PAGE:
Anyone who has experienced profound trauma may struggle with feelings of unease, agitation, and hyperarousal. They may feel fidgety, jumpy, or on edge, especially in unfamiliar or crowded environments. People with post-traumatic stress disorder (PTSD) experience these symptoms regularly.

Creating safe spaces for someone with this condition can help them to feel more relaxed in addition to treatment for PTSD.

What Is a Safe Space?

A safe space can be any physical location where a person feels comfortable and at ease. It is also a place where people feel free to be themselves without fear of judgment. Most safe spaces are intentionally designed to provide these benefits rather than having them intrinsically. Therefore, technically, any place can be a safe space.

How Does Someone Experience Trauma at Work?

The impact of trauma on an employee’s well-being and productivity can originate from their personal lives and the workplace.

They include:

  • Being demeaned, bullied, or yelled at in front of other employees
  • Fearing they could lose their job if they open up about their work pressure
  • Being threatened to lose their job if they don’t take on duties outside of their own
  • Experience intimidation or be threatened by other employees
  • Having been involved in a severe accident or witnessing the death of a colleague
  • Coming in contact with hazardous materials
  • Experiencing a natural disaster at work, such as a tornado or fire

How to Know if Your Employee Is Experiencing Trauma

Victims of traumatic experiences may not feel comfortable opening up about their situations. They may try hard to move past it and avoid any reminders of the actual traumatic event.

It’s easier to spot signs of trauma outside of the workplace, such as anxiety, frequent nightmares, or a lack of social interaction. However, these signs can be easily masked and buried under work-related tasks.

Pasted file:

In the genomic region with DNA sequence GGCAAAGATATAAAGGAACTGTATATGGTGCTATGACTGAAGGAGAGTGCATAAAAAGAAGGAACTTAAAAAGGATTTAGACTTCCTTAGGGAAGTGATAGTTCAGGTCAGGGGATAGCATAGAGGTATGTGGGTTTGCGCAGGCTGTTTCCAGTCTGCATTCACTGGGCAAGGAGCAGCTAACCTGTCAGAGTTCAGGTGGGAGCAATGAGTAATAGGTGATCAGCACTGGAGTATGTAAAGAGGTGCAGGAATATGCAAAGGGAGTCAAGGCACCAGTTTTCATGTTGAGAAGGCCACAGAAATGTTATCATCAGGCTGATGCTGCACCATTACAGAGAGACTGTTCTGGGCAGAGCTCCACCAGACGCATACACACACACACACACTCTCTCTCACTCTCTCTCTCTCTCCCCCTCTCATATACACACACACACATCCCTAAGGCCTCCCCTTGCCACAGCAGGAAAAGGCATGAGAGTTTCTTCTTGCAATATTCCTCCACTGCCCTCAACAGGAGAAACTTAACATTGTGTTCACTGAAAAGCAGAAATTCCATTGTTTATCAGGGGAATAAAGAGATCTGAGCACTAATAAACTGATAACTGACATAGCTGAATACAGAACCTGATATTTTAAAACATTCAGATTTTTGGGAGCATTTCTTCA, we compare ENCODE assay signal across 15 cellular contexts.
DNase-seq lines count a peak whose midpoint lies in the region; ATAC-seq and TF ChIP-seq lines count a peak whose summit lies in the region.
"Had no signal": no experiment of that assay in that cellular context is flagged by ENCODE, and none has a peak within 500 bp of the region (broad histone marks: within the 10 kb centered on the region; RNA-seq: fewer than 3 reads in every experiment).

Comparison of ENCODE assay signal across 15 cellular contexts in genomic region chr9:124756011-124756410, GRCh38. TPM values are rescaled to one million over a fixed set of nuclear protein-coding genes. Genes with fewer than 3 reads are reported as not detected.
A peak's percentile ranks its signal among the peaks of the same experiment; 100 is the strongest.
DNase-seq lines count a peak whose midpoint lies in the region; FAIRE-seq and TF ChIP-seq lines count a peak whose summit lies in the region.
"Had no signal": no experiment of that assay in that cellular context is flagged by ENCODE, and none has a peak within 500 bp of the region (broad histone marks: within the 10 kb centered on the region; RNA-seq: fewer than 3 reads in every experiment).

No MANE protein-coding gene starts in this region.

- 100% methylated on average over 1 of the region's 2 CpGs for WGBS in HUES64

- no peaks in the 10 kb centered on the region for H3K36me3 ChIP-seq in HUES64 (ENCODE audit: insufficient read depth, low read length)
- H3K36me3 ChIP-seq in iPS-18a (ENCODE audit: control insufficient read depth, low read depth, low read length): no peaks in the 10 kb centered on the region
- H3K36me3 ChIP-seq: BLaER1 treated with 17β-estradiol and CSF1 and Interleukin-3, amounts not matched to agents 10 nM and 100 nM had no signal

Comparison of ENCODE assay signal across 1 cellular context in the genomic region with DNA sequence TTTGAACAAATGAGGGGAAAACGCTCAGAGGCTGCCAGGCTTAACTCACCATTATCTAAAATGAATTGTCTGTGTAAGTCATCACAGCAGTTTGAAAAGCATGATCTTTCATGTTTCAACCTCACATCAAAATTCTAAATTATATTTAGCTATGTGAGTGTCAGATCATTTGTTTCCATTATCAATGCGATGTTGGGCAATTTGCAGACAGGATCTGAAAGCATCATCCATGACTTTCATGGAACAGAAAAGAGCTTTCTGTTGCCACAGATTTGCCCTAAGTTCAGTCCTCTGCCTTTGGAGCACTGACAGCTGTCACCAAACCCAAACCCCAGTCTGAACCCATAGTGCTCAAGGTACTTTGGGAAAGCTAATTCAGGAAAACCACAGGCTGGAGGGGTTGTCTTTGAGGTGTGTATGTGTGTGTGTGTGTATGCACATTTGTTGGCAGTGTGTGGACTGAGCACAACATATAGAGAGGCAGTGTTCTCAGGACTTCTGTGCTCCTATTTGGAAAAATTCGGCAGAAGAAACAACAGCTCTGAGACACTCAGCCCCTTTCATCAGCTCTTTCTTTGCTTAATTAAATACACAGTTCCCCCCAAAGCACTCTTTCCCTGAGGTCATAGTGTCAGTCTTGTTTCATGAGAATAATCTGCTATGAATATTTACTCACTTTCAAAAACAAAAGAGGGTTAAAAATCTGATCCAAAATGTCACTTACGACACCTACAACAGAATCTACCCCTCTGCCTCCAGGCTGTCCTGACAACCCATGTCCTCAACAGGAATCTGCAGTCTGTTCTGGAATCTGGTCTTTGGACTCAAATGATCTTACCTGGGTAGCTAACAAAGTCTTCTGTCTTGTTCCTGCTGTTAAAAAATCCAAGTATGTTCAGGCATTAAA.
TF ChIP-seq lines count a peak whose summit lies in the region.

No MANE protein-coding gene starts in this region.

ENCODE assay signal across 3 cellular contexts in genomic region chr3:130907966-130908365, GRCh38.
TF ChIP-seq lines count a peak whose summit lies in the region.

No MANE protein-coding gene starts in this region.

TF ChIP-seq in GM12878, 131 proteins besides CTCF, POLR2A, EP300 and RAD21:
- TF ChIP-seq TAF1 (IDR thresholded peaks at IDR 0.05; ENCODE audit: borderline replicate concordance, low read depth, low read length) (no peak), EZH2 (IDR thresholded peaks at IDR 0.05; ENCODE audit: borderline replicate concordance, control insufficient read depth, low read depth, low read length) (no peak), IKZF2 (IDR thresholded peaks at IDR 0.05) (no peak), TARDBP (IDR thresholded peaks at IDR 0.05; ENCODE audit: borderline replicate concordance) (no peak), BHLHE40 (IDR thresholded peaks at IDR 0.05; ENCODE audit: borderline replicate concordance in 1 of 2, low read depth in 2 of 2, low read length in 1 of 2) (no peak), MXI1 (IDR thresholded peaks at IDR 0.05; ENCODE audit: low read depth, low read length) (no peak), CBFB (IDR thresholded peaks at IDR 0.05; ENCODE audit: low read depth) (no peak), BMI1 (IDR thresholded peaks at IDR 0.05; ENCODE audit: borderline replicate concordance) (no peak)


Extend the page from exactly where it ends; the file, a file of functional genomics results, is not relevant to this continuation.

Fortunately, there are other indicators to consider when determining whether your employee has PTSD or another trauma-related disorder.

They include:

  • Taking off more days than usual
  • Difficulty building relationships at work
  • Isolating themselves from others during the lunch break
  • Displaying signs of a panic attack, such as shortness of breath or chest pains
  • Needing to get up and walk out frequently
  • Displaying bouts of aggression or irritability without a known reason
  • Reduced productivity or performance

How to Create a Safe Space

Here are a few steps to make your workplace more inclusive to trauma survivors.

Ensure the Work Environment Is Safe

People with PTSD are always on guard for the next emergency, which makes them feel irritated, on edge, and easily startled. These symptoms often result from a traumatic situation they could not escape. To help relieve these feelings, ensuring their work environment is physically safe is important.

This includes:

  • Mapping out all emergency exits
  • Scheduling regular emergency drills
  • Moving obvious hazards, including exposed cords or sharp objects from visible view
  • Placing first aid kits in highly visible areas
  • Providing a list of rules and regulations about workplace hazards, accidents, and concerns